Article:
Rebecca Harms: you must work to bridge the gap between civil society and institutions
Photo courtesy of Open Ukraine
On 13 October Kyivites met Rebecca Harms, Member of the European Parliament from Germany, co-chair of the Group of Greens/European Free Alliance and Ukraine’s long-standing supporter within the public meeting organized by Open Ukraine Foundation.
The conversation focused on and went beyond the announced topic “Ukrainian Road to the European Family”. Harms made a brief introduction envisaging Ukraine’s most daunting issues as seen from Brussels: ceasefire and state of the Minsk agreements implementation, sanctions against Russia, recently released MH17 report. The audience in its turn was asking about the visa liberalization scenario, the MEP’s vision of Ukraine’s civil society and energy transition.
“In Brussels, in Berlin, in Paris until the last days everybody is believing that at least the ceasefire is achieved in Donbas,” said Rebecca Harms. She added that she had a chance to talk to Alexander Hug, Deputy Chief Monitor of the OSCE Special Monitoring Mission to Ukraine at the conference in Kyiv earlier these days where both of them were speakers. According to Harms, the OSCE Mission’s Deputy Chief described the situation on the contact line as “very fragile” – it has improved still the incidents that involved fighting and resulted in killed or injured took place over the last days. Speaking on the Minsk agreements Rebecca Harms noted: “if anybody could explain to me how to find a better alternative to the Minsk agreements [to achieve] the situation without fighting in Donbas, but so far nobody was able to present me a feasible alternative.” She added that in her view “the Minsk agreements will be implemented only if the European Union keeps pressure on Russia.” Rebecca Harms told there is currently a discourse in Brussels on overcoming the sanctions on Russia, thus the President of the EU Commission Juncker made respective speech several days ago. “I find it completely crazy and outrageous,” she said and firmly added: “the time is not that right to change or soften the sanctions”.
Responding to questions from the audience on Ukraine’s prospects for visa-free regime with the EU Rebecca Harms said: “I feel shame that the European Union again failed to come to a visa agreement with Ukraine.” Later adding: “I have a lot of experience with helping friends to get a visa and I thought it very often a real shame what people who are well known in Ukraine and Europe have to go through, the procedure to get a visa”. The MEP noted that she is making efforts to help bring the situation to a concrete result but Ukrainians should do their part of the work as well and urge their authorities to get the technical requirements done required to complete the visa liberalization plan.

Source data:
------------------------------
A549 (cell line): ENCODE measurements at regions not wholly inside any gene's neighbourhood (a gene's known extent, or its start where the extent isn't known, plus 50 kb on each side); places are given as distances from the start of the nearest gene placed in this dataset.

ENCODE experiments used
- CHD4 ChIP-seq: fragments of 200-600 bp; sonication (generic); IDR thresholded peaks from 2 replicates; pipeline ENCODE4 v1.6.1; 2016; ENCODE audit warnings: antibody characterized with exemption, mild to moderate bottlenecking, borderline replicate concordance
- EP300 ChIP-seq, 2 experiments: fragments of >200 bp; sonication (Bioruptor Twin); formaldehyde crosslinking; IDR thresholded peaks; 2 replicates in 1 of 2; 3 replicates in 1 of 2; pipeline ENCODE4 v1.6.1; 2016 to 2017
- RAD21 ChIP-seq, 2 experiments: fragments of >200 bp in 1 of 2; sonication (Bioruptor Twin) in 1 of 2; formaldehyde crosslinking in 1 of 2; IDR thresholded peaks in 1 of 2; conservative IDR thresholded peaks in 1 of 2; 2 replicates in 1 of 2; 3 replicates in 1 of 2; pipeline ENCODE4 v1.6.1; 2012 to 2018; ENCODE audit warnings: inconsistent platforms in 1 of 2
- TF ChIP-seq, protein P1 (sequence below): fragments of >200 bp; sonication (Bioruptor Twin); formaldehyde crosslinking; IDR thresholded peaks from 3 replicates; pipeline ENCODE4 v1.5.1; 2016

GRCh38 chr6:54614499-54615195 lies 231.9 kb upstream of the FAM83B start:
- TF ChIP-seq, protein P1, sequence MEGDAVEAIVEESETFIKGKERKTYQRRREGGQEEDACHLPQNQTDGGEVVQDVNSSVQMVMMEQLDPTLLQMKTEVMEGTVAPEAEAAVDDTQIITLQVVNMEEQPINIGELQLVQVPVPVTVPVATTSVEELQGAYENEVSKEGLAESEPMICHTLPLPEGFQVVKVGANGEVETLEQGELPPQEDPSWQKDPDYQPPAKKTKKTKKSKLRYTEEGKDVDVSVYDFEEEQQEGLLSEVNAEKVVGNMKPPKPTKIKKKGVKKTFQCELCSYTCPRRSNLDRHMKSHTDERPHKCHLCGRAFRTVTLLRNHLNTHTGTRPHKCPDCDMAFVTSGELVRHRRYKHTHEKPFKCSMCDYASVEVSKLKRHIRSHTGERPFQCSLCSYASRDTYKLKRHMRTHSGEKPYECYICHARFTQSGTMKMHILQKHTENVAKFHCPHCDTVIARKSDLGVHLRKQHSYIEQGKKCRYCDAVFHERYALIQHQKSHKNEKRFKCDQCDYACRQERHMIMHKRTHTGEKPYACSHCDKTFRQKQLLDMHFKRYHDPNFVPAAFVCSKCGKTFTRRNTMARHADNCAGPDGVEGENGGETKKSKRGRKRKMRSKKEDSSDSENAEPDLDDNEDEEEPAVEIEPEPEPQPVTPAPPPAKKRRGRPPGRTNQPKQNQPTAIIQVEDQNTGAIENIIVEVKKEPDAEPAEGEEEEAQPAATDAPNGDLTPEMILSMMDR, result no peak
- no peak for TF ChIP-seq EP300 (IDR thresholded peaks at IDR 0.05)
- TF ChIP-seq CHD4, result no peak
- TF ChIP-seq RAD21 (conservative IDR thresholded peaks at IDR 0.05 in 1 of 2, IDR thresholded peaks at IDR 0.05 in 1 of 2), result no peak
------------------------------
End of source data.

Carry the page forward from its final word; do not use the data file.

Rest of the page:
Speaking on Ukraine’s civil society Rebecca Harms who prior to starting a political career used to be an activist of the anti-nuclear movement said: “Civil society was in the core of the Euromaidan movement. It was a movement organized by citizens and not by political elites.” The MEP noted that civil society keeps playing a crucial role in the country’s life but its voice is still not as loud as it should be when it comes to cooperation with the EU. “I have to admit that I am not satisfied with cooperation […] level of the European Union or the member states and civil society in Ukraine,” Harms said. “Serious discussions and serious processes are organized only between [member states] governments and the [Ukrainian] government, or the European institutions and the institutions here in Ukraine,” she added. Rebecca Harms also emphasized the need to include more Ukraine’s civil society actors into European cooperation activities and said it is one of the tasks she had defined for herself. At the same time for the sake of improving such cooperation she recommended to the civil society actors to decide on their next steps and clearly formulate their goals.
The MEP also shared her observation: according to her there is an ongoing conflict between civil society experts and state actors in Ukraine. “You must work to bridge the gap between civil society and institutions,” Harms said. She also noted people engage more with civil society and NGOs than with the institutions. At the same time transformations in the country need to occur at the institutional level as well. “I think institutions matter. You cannot reform the state when you are not reforming the state institutions,” said Harms. “I would prefer that less NGOs are founded […], I would prefer young people to enter institutions and ministries, otherwise the process of reforms will be delayed,” she summed up.